At issue before the Industrial Board of Appeals was a petition submitted by a single payroll debit card vendor challenging the Department of Labor’s authority to regulate payroll debit cards. Ultimately, the Board agreed with the vendor, finding that the Department sought to improperly regulate banking services provided by financial institutions – an area subject to the exclusive jurisdiction of the New York Department of Financial Services. In reaching this holding, the Board noted that that the Department of Financial Services already regulates and has issued guidance concerning the fees that financial institutions may charge for banking services, including those related to checking accounts and licensed check cashers. The Board also noted that, should the Department of Labor wish to challenge the Decision, it may bring an Article 78 proceeding in New York Supreme Court, or, alternatively, it may choose to revise the Prepaid Card-related provisions identified in the Decision.
On February 16, New York Governor Andrew Cuomo announced that with the New York Department of Financial Services’ (NYDFS) publication of a Final Regulation, New York’s “First-in-the-Nation Cybersecurity Regulation” is set to take effect on March 1. As discussed previously in InfoBytes, the regulation—which requires banks, insurance companies, and other financial services institutions regulated by NYDFS to establish and maintain a cybersecurity program designed to protect consumers’ private data—imposes broad and, in some cases proscriptive, data security and cybersecurity requirements on Covered Entities that venture into new territory for both state and federal financial regulators. Indeed, as described by Governor Cuomo, the regulation reflects New York’s efforts to “lead the nation” through “decisive action to protect consumers and our financial system from serious economic harm that is often perpetrated by state-sponsored organizations, global terrorist networks, and other criminal enterprises.”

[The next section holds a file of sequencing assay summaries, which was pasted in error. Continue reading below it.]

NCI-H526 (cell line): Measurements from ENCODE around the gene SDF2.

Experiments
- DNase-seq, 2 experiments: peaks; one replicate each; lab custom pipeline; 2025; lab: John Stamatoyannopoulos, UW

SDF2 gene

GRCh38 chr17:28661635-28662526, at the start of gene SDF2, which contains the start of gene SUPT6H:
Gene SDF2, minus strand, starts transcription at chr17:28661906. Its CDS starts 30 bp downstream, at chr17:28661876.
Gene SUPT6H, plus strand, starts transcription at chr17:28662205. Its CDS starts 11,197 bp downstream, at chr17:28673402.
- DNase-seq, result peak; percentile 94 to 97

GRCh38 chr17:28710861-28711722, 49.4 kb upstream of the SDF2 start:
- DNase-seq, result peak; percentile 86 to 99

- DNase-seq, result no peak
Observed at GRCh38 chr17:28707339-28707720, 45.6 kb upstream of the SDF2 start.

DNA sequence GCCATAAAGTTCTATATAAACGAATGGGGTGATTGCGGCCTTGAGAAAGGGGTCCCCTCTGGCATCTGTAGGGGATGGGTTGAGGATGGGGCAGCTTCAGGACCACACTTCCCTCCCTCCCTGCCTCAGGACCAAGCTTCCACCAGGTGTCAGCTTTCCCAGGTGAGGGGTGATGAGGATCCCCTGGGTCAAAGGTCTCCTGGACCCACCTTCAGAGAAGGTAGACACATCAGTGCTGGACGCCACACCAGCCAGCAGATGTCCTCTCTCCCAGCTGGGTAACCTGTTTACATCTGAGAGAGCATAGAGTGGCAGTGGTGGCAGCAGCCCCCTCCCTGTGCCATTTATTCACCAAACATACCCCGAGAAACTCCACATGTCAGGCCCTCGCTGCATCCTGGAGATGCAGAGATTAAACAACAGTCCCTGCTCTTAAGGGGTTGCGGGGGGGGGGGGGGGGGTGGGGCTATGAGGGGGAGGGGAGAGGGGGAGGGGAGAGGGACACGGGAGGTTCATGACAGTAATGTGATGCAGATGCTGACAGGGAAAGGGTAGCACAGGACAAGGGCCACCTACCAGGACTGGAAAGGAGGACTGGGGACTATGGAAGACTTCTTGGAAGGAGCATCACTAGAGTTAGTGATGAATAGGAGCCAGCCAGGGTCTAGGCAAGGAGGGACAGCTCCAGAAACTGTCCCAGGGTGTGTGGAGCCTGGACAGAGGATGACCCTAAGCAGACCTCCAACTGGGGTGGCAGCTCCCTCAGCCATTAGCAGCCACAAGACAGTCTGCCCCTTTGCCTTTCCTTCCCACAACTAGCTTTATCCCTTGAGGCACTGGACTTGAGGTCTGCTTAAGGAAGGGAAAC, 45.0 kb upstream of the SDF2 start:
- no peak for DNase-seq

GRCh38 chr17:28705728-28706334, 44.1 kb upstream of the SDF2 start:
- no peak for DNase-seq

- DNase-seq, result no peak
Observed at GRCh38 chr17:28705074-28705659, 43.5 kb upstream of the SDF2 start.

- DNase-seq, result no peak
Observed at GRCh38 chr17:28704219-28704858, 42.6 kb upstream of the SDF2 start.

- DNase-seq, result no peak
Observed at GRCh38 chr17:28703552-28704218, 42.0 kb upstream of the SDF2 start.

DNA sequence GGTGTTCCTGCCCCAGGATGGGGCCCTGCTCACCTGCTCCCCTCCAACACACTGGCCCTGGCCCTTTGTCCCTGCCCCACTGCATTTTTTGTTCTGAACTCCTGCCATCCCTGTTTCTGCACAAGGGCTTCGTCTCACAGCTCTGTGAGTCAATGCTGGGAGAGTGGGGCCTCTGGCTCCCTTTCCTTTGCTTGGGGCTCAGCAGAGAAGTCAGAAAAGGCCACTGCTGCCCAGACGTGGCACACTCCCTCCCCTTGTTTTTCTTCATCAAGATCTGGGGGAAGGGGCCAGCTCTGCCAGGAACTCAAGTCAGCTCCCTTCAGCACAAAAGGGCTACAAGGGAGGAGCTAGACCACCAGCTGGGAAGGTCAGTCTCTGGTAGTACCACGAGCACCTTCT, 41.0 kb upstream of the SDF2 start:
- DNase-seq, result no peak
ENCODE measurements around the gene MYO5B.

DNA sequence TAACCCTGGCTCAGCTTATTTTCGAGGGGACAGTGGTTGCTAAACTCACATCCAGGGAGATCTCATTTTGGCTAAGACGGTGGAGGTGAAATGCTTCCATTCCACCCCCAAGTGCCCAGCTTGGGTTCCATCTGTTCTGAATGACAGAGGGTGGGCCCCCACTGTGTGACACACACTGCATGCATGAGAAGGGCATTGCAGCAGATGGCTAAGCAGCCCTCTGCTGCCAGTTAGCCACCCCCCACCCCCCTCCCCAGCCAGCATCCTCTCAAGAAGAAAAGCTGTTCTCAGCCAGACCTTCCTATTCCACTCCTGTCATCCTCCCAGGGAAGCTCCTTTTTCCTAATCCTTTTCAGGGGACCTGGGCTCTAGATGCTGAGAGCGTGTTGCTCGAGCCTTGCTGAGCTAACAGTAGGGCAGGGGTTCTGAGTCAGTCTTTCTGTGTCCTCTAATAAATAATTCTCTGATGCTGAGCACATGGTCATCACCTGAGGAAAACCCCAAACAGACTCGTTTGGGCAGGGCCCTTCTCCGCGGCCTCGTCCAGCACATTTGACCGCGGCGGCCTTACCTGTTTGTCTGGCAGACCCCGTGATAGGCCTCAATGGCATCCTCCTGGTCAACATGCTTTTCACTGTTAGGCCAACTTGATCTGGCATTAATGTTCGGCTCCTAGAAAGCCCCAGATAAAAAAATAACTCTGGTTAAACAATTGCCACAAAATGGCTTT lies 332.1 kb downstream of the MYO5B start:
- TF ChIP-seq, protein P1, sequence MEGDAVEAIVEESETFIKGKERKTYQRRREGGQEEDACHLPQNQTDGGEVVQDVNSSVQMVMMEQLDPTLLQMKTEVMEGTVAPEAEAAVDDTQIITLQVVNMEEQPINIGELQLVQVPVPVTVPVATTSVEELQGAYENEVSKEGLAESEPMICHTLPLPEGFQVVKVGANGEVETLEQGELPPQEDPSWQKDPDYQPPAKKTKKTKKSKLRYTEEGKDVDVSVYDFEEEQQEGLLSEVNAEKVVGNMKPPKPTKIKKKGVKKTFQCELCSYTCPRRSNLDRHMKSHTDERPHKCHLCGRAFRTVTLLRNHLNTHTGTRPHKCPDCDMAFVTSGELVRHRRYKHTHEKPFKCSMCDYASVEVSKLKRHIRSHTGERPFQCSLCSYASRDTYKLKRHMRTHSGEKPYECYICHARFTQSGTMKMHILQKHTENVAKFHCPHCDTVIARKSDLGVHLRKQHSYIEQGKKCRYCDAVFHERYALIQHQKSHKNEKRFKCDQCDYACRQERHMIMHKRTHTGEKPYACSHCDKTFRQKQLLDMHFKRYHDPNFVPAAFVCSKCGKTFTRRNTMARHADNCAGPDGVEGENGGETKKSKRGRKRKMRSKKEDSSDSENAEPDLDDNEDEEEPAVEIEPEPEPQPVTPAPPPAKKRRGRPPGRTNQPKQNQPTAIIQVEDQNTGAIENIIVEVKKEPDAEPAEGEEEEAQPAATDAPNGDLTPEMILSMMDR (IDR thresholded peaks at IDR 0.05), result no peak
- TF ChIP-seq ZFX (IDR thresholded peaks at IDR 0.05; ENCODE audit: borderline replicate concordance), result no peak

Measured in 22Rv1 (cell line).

Moreover, as detailed in a follow-up InfoBytes Special Alert, NYDFS issued a updated proposed regulation on December 28 in response to over 150 comments and testimony presented at a hearing before New York State lawmakers. Though the updated proposed regulation did not differ drastically from the original, the revised proposed regulation provided for somewhat greater flexibility in how covered entities could go about implementing the requirements. Among other things, the December 28 revisions provided for: (i) longer timeframes for compliance with its requirements; (ii) more flexibility for compliance with certain requirements and acknowledgement that some requirements may not be applicable to all financial institutions; and (iii) clarifications to certain key definitions.
The newly released Final Regulation retains the revisions incorporated in the December 28 revision, but also contains the following notable revisions:
- Record retention requirements for audit trail materials relating to Cybersecurity Events were reduced from five years to three years.
- Clarification that Covered Entities’ policies and procedures for reporting by Third Party Service Providers of Cybersecurity Events only apply to the Covered Entity’s Nonpublic Information.
- The limited exemption for small businesses to certain requirements of the rule has been narrowed by including a Covered Entity’s New York affiliates when calculating its number of employees and annual revenue.
- Further clarification on the exemptions for companies regulated under New York’s Insurance Law.